VLDB Performance Tuning and Optimization

Network connections should be of the highest speed, such as 100Mbs Switched Ethernet, or even 1Gbs Switched Ethernet. [6.5, 7.0, 2000, 2005] Updated 1-3-2005

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Generally, DBCC commands are not run on a routine basis on VLDB because of the times involved, often greater than a day. Instead, only run them if you suspect possible hardware-related problems may have occurred. [6.5, 7.0, 2000, 2005] Updated 1-3-2005

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Use filegroups to divide up the database into units that are relatively easy to backup and restore. It is virtually impossible to manage VLDB backups and restores without judicial use of filegroups. [7.0, 2000, 2005] Updated 1-3-2005

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Queries that join two or more very large tables should ideally have each table in a separate file and on a separate physical array, and if possible, a separate I/O controller. [7.0, 2000, 2005] Updated 1-3-2005

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Be sure you have the “automatically grow file” and “auto shrink” options turned off on your VLDB. These both take a large performance hit on VLDB. Instead, perform these tasks manually only when needed. [7.0, 2000, 2005] Updated 1-3-2005

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An issue that comes up from time-to-time in the land of SQL is searching through very large databases. Have you ever had to deal with 15 tables of relational data containing 3 or 4 million records (or more) of one type or another joined together in a single query? Well it happens, and performance can be horrible. Two immediate performance tuning options most people perform, assuming they haven’t done so already, is to put their complex SQL queries and joins in a stored procedure and to tune the indexes. While these steps are important, they are often not enough to get the performance your users need when running complex queries against huge tables.

So here is where it gets interesting; where the laws of data normalization break apart. What we are forced to do, assuming we want better performance is to take all of our nice, neat, normalized data and denormalize it into more manageable units.

The solution here is to take the data from all the tables needed to produce the results of your complex queries and dump them into one or more tables that more simplified queries can be run against in order to produce the required results. This obviously reduces the number of required joins and greatly increases the performance of the query.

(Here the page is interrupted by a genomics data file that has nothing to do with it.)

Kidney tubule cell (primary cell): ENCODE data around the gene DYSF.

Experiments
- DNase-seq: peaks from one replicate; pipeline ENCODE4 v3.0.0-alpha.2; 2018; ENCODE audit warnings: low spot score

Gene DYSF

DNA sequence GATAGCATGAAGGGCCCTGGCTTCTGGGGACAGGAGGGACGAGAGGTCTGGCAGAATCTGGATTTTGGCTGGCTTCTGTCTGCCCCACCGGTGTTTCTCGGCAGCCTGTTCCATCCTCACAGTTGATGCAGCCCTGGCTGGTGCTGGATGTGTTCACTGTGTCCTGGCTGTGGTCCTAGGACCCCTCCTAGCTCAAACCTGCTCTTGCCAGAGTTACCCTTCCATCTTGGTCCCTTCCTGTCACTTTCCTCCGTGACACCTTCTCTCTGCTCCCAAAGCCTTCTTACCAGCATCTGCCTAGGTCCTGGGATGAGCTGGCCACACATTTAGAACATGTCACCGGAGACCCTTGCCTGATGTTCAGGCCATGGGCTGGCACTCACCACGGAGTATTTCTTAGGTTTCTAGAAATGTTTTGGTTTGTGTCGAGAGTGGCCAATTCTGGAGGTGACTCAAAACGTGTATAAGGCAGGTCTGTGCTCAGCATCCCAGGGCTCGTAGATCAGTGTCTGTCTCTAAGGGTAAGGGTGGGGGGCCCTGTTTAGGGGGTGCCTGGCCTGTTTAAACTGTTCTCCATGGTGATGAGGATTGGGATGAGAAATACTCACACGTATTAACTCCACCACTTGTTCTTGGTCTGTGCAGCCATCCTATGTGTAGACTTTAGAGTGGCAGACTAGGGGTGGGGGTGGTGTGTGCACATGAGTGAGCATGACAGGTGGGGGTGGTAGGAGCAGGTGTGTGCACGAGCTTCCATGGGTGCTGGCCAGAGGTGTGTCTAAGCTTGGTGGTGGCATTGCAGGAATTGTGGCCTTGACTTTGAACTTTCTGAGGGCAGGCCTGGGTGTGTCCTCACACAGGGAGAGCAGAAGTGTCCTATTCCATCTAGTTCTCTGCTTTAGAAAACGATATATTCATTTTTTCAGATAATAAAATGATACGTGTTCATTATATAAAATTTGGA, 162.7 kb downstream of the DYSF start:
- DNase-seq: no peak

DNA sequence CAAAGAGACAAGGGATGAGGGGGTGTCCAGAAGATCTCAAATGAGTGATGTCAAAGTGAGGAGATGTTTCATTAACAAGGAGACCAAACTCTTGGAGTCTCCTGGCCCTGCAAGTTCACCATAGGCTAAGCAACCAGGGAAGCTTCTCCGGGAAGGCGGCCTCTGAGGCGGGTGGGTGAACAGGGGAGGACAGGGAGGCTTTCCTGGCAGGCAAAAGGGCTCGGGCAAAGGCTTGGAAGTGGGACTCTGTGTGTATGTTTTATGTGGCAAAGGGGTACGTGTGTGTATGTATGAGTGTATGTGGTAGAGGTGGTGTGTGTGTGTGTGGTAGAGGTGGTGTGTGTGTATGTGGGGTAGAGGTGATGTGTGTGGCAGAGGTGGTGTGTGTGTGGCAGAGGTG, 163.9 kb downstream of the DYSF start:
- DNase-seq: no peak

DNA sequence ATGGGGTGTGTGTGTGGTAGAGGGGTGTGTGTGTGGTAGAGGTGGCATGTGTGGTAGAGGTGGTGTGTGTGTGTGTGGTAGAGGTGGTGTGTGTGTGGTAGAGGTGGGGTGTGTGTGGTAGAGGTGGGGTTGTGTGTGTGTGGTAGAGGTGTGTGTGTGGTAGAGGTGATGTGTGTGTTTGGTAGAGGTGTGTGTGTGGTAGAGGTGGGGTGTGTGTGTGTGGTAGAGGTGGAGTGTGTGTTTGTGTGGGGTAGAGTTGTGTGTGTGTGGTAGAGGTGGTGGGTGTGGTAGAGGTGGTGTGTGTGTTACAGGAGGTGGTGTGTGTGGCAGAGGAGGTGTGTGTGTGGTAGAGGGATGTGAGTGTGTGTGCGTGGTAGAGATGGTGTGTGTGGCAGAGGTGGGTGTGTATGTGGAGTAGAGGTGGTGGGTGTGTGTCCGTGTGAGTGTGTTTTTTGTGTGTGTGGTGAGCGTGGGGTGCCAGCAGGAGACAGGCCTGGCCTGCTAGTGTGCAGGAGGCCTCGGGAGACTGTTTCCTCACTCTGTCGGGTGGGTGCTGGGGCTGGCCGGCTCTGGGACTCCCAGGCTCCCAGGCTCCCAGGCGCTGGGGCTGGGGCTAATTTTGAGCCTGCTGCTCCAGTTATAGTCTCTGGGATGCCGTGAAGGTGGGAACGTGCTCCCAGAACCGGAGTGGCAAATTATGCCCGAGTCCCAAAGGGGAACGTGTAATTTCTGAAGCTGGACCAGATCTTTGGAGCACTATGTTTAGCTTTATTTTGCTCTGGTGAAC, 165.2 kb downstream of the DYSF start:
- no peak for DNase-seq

After reading the above statement, your first question may be how this is even possible? As you can imagine, this recommendation does not fit every situation. If your data is in a transaction-style database and your queries must always access up to the second data, then most likely you can’t take advantage of this recommendation.

On the other hand, if your queries can work with data that is an hour, four hours, or 24 hours old (or whatever time period is appropriate for you), then you can. What you can do is to create the appropriate denormalized tables you need to run your one or more heavy-duty queries, and then use DTS or SSIS to move the data from the production tables into these denormalized tables which will be used by the queries instead. Depending on the workload of your server, these tables can be located on the same server, or even a different server, in order to help spread out the workload. And like any tables, you will need to add the necessary indexes that have been optimized to meet the needs of your heavy-duty queries.

Other options you may want to consider as part of your overall denormalization processes is to put the tables in a separate database and setting it to READ ONLY, and dividing up huge tables into smaller tables based on some common theme, such as by year, quarter, or date. This way, if the searches are based on date, they won’t have to search through as much data, further boosting performance.

Even though you have denormalized your data following the above method, you will still want to take every step you can to still optimize your query. Some of these query optimization steps include avoiding cursors (or at least using the fastest cursor possible), only retrieving the data you actually need right now, and encapsulating your queries in stored procedures.

Deciding how to denormalize your data, and keeping it up to date using DTS/SSIS or other means, can be a complex chore, and is beyond the scope of this tip. Unfortunately, this is often the only way to speed up some data retrieval tasks. While you may not want to use this recommendation for all of your slow data retrieval problems, it will surely meet some of them. [6.5, 7.0, 2000, 2005] Contributed by Chris Donnan, ImpressionOne, Added 1-28-2001




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